Burbot on Khopr

Khoper is the southern part of the burbot habitat. The river is spring, the water at a depth in the places where the springs exit is always cold. This allows the burbot to safely wait out the hottest and most unfavorable season – summer. He hibernates and practically does not eat. As the old Cossacks say, “he observes Great Lent.” The burbot becomes active and begins to fatten, leaving its shelter for feeding, only with the autumn cooling of the water. He bites until freezing, then rests for about a week on the first ice and then starts catching again until spawning. But this, as they say, is already a topic for another story. In size, our burbot, or mentyug, as we call it, is significantly inferior to its northern counterparts. Usually in the catches there are fish weighing up to 1.5 kilograms, and very rarely larger ones are caught. According to old fishermen, at a time when the Hopper was still a navigable river and there were much more fish in it, the capture of mustachioed predators weighing up to five kilograms was common.

And the old people definitely clarify that the darker and colder the night, and even with a strong northerly wind with rain or snow, the more active the nibble of the mentug. The worse the weather for the fisherman, the more favorable it is for the burbot. The full moon appears to be adversely affecting his well-being, and the mentug stops feeding altogether until the moon is damaged. I know a couple of fishermen who say that burbot does not bite at all on a new moon. However, at the beginning of the first quarter of the new moon, however, in winter on a privet, I caught my largest burbot, weighing more than two kilograms. In the fall, the Mentyug goes hunting at dusk. It is not a schooling fish, but in a limited space, the so-called camp, which rarely exceeds an area of ​​10-15 square meters, or on the “path” along which it moves to the feeding site and back, there can be up to several dozen fish. If you manage to find the trail, consider yourself lucky – you will not be left without a catch.

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To find such places, I usually put about five zakidushki every 10-15 m and try to throw them at different distances from the shore. Catching the first burbot does not mean at all that you have found the coveted place. This can be judged only with repeated bites during the night and on the following fishing trips. I noticed that there are much more effective bites in parking lots than on the trail. Before spawning, which usually begins at the end of December and lasts until the end of January, burbots often go to shallow areas of coastal dumps, and sometimes to rifts with an average depth of 1.5-3.0 m and hunt for small fish there. Burbot usually avoids dense underwater vegetation, narrow places of a river with a strong current. You will not catch him in a dense snag and in shallow bays, where there is practically no current, and the bottom is muddy and where the water warms up quickly during the day.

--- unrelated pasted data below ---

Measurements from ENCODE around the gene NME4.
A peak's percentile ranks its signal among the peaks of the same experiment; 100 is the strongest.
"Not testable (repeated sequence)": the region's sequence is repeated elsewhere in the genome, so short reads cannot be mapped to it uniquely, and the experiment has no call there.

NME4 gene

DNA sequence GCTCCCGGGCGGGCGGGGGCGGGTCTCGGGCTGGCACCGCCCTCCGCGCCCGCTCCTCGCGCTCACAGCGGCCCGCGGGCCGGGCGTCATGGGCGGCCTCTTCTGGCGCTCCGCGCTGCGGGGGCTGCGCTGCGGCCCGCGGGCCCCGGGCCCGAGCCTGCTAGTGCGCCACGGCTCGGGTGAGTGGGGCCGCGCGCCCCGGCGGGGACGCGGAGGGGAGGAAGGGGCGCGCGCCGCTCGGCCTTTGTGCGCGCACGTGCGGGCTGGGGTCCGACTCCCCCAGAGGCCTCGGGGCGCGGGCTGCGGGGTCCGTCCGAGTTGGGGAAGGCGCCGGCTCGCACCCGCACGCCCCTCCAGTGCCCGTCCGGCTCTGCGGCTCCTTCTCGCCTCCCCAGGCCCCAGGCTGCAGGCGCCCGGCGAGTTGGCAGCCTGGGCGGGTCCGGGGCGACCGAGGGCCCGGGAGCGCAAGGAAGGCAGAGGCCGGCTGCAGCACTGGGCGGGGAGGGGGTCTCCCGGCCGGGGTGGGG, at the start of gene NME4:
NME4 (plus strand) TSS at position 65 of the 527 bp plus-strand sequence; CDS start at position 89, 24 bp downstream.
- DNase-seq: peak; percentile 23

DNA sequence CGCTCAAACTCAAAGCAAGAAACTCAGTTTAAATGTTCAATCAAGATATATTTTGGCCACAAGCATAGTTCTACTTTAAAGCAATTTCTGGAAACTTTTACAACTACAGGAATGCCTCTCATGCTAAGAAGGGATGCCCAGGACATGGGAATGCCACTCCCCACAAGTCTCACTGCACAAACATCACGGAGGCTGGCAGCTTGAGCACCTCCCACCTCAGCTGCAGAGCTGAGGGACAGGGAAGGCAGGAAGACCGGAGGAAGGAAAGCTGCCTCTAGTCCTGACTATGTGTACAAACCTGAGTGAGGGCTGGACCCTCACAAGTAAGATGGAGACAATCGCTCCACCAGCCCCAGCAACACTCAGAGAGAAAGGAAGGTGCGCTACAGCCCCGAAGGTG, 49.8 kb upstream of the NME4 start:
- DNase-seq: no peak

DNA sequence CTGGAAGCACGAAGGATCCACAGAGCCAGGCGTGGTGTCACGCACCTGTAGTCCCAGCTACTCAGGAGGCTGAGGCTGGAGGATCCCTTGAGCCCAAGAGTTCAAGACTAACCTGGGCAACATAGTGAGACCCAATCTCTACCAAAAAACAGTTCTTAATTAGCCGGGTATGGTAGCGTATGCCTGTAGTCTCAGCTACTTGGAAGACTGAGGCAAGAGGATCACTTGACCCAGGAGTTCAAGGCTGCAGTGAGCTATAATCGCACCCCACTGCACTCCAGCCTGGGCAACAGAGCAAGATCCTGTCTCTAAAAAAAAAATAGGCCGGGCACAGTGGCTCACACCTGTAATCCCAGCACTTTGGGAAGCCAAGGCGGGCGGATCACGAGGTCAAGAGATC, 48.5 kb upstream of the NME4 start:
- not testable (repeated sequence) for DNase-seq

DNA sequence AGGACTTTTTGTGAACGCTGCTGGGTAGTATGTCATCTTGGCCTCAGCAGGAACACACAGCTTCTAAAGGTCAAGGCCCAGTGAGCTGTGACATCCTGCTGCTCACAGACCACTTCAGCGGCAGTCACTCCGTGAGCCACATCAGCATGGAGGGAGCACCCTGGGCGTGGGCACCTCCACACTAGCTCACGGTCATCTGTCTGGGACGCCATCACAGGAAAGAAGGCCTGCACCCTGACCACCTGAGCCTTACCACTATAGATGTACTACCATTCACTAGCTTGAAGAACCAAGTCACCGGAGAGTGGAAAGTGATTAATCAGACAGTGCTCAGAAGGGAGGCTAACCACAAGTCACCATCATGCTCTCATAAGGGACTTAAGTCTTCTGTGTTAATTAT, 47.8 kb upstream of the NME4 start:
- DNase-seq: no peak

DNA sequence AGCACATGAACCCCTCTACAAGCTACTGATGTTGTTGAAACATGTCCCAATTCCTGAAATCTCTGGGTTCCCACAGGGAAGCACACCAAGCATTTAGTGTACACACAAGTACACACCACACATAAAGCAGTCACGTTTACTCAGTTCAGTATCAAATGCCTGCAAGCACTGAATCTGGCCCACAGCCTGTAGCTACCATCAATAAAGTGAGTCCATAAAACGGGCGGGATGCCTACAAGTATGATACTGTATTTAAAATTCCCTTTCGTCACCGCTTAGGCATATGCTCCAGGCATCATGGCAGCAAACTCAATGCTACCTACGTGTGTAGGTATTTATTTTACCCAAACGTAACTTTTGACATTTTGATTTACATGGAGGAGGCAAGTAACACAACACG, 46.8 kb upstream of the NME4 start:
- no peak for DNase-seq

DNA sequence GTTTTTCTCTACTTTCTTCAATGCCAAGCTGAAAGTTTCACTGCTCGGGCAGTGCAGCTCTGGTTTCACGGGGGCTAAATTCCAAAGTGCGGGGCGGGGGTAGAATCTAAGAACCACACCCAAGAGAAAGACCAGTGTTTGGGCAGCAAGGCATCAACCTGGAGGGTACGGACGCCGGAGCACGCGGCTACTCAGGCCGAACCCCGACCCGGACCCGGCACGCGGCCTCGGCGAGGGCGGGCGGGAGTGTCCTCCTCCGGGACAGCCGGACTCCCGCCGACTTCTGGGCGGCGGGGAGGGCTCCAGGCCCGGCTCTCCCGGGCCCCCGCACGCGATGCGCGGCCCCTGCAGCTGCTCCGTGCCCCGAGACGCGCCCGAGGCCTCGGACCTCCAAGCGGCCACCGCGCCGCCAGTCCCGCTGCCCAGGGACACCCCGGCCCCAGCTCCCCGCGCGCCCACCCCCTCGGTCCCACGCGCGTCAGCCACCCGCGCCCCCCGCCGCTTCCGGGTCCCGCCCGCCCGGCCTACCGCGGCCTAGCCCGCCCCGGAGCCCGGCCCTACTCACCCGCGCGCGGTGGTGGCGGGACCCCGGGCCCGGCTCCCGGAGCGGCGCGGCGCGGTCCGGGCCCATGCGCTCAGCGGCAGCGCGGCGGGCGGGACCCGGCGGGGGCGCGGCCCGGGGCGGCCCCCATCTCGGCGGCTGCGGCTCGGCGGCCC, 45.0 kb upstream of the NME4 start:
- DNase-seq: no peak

In autumn, burbot can also be found in deep places with a rocky bottom, which is very rare on Khopr, and also near the mouths of small tributaries. If you have studied the river well and know where underground springs flow, you can safely catch burbot in these places. Mentyug’s favorite delicacies are gudgeon (bubyr) and ruff-nasar (privet). The most interesting thing is that ruff thorns do not interfere with burbot at all, and experienced fishermen say that just where there is a lot of privet, there is always a mentug somewhere nearby. I get to the place of hunting for burbot, and usually we catch it on the numerous sandy beaches of Khopra, before dark, so that I can unwind and throw the gear before dusk. Before dark, you need to collect a large amount of firewood and kindle several fires in front of the zakidushki – in order to warm yourself, but more to attract burbots. It has long been noticed that the light on the shore on a dark night attracts burbots, and the number of bites increases significantly. Some people use for such purposes “Bat” kerosene lamps, and more recently, large LED lights. But I fish in the old fashioned way, with a fire – and you won’t freeze, and burbot, as it seems to me, for some reason prefers the “natural” light of the fire.